Axewomen a go go... for a change: Venus Zine takes on Rolling Stone at its own game

by Barbara Felix // 24 September 2008, 16:40

This is a bit of an old story now, from March...

Fed up with those glossy music mag cover stories hailing 'The best guitarists of all time', and specifically fed up with the lack of women in said lists, Venus decided to get their own panel of 'experts' together and compile their own list, this time, of the 'Greatest Female Guitarists Of All Time.' You can read the piece here.

Personally, I'd like to see someone do a female drummers list, but I don't think drummers per se get done as often as guitarists. Ego's must come into it or something...

Comments From You

Hazel // Posted 25 September 2008 at 11:26

They could have made it 48 if they hadn't missed Wendy Melvoin and Annie Clark aka St Vincent.

Whitney // Posted 29 October 2008 at 01:45

I think having a separate list for female guitarists just because they didn't make the original list is a bit sexist.... It just happens to be that most of the best guitarists out there are male. It's kind of like women complaining that there should be an easier test of physical fitness for female firefighters because there aren't enough of them. There are certainly some talented female guitarist out there, but it just seems a bit hindering to me to lump them into a group. That's saying as a female guitarist, you can only be on an all-female list.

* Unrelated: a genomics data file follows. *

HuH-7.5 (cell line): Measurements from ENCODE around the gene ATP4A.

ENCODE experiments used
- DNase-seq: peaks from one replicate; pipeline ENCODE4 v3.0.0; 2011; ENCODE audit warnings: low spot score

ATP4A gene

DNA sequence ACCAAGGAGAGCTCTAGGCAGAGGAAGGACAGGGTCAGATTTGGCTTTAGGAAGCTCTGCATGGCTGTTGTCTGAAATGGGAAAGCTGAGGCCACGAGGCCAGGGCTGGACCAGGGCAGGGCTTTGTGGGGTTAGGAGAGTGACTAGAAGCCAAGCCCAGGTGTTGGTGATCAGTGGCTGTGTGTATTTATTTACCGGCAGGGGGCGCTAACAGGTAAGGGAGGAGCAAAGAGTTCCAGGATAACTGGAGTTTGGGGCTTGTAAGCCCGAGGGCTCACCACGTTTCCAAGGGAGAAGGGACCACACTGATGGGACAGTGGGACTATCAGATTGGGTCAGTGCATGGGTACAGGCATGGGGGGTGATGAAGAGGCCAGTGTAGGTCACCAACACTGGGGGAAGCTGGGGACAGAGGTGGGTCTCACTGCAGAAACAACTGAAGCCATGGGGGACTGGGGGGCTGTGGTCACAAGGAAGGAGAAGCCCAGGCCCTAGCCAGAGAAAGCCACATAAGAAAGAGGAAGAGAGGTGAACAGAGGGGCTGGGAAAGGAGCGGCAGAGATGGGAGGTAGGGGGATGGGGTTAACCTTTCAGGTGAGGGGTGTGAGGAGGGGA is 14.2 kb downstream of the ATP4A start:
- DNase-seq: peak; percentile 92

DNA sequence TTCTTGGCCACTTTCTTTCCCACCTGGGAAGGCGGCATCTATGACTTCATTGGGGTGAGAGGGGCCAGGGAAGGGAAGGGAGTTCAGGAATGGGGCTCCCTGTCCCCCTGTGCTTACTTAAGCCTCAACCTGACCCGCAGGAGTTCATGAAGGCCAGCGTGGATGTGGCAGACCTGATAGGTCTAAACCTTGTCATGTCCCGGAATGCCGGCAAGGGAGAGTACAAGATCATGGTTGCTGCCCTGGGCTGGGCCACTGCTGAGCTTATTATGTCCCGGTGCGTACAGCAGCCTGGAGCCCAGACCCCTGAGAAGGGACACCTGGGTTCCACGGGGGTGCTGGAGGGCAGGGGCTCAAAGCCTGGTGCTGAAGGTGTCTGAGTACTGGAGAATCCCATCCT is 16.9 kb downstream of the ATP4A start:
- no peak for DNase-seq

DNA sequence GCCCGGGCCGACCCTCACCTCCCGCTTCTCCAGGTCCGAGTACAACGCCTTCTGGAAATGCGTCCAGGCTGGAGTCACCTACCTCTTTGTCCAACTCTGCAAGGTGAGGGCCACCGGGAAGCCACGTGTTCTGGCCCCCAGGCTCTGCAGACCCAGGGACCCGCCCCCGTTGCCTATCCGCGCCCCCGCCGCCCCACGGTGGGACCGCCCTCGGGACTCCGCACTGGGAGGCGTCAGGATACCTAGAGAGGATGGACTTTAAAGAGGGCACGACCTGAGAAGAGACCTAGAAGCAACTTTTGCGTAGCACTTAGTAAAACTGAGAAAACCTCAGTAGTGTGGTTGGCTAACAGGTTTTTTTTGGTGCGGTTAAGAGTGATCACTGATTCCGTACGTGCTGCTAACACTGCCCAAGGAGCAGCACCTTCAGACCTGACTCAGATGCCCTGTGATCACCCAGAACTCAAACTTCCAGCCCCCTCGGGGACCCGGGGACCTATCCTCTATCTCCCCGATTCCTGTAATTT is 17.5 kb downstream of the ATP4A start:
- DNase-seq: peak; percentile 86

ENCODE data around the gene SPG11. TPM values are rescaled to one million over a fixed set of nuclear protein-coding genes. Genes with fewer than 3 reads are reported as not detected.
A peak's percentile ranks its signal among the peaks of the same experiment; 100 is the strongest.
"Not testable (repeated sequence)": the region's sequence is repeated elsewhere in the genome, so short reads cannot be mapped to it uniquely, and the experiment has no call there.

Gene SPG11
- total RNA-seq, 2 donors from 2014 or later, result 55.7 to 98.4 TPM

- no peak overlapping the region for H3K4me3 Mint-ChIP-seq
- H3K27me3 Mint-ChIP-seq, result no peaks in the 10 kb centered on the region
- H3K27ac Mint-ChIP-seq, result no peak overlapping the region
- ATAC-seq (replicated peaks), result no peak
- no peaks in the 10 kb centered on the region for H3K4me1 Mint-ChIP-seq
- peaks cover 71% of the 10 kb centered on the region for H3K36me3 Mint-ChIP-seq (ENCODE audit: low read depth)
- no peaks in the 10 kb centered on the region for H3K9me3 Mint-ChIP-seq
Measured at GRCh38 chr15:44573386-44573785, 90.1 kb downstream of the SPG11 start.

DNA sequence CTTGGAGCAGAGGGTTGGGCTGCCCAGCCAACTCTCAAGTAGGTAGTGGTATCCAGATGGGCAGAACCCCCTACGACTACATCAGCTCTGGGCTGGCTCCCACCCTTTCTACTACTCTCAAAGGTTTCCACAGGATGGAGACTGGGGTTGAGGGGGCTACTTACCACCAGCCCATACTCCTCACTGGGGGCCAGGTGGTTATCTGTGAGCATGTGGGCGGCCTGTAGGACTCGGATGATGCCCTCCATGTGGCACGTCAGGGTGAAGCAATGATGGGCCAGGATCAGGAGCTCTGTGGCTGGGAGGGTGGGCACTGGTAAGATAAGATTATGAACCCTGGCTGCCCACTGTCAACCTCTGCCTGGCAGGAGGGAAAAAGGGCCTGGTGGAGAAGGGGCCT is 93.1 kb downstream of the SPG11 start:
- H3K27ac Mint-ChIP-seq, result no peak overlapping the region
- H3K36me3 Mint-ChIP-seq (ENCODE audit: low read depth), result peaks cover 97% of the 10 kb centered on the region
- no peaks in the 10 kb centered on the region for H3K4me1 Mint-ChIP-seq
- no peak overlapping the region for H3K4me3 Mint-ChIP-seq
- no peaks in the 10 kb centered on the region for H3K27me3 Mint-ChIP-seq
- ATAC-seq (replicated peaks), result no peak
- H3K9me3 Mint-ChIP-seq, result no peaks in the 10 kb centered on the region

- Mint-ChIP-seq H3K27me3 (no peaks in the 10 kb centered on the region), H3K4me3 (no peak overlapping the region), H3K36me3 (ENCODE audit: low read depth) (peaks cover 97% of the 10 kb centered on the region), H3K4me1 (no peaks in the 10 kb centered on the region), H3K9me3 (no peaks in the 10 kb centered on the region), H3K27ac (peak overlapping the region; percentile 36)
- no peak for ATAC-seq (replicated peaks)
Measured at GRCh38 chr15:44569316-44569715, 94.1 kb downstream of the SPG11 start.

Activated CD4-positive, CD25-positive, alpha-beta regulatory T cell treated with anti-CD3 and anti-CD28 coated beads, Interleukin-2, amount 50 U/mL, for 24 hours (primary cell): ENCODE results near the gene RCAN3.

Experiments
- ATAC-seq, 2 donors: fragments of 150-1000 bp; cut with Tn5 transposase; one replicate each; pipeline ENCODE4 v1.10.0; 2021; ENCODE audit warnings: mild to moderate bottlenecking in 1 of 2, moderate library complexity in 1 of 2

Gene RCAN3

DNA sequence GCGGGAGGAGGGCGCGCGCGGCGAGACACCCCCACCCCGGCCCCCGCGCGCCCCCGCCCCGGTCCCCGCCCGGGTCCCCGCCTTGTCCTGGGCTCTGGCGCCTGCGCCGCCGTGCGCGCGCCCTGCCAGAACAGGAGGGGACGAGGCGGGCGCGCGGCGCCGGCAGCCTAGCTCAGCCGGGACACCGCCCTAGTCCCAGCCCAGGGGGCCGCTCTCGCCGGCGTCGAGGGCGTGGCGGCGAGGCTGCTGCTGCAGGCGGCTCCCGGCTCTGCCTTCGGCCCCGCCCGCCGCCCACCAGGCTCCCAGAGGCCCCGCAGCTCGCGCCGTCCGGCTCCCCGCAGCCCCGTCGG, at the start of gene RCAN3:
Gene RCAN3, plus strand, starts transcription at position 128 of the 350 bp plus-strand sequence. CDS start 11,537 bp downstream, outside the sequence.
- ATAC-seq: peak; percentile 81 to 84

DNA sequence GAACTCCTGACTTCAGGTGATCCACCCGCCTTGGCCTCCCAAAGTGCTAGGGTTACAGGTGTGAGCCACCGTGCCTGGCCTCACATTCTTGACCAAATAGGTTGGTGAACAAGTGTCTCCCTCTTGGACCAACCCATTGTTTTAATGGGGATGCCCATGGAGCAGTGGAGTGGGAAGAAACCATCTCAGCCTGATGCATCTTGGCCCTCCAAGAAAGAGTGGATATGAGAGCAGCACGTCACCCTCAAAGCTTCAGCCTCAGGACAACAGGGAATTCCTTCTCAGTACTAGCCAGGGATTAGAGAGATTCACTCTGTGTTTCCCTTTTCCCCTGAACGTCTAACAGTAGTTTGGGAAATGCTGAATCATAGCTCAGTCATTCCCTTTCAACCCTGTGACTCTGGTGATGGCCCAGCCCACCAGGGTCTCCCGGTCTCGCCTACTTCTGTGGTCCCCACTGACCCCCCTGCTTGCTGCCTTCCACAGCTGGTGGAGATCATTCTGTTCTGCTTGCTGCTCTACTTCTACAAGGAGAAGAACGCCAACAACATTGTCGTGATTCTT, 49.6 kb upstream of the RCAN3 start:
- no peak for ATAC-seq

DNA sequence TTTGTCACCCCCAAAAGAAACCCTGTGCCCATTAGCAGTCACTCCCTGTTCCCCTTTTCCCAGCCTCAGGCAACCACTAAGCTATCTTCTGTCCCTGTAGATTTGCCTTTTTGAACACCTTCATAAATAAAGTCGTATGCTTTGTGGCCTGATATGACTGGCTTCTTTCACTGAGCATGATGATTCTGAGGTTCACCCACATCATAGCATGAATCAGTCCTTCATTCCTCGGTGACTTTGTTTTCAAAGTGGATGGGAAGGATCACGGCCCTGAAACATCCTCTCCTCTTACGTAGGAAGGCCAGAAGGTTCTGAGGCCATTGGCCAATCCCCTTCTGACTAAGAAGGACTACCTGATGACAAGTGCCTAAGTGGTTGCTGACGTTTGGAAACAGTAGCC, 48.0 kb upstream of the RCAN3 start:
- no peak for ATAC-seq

Sarah // Posted 29 October 2008 at 13:02

I imagine the argument is that women guitarists are more likely to be overlooked, not because they aren't as good, but because people still have stereotypical beliefs about women in certain roles, which influence their judgement. There's a reason symphony orchestras have 'blind' auditions. When the judges know the musician is female, they tend to view the performance more negatively, particularly for traditionally male-associated instruments. Even when the judges don't realise they're making a sexist distinction. Our preconceptions and prejudices influence us even when we don't realise it, even when we try not to let them. That's how the placebo effect works, for example, and why medical trials are also blinded. Our brains are complex things!

Same with all-woman literary prizes like the Orange prize. I'm not sure how it applies to fiction, but certainly there's been some interesting studies showing that academic papers are peer-reviewed less favourably when there's a woman's name attached (compared to exactly the same paper with a man's name, or with the name removed or gender neutral).

You can't 'blind' a real-world survey like this in the same way, so presumably the all-women list is an attempt to redress the balance in another way.

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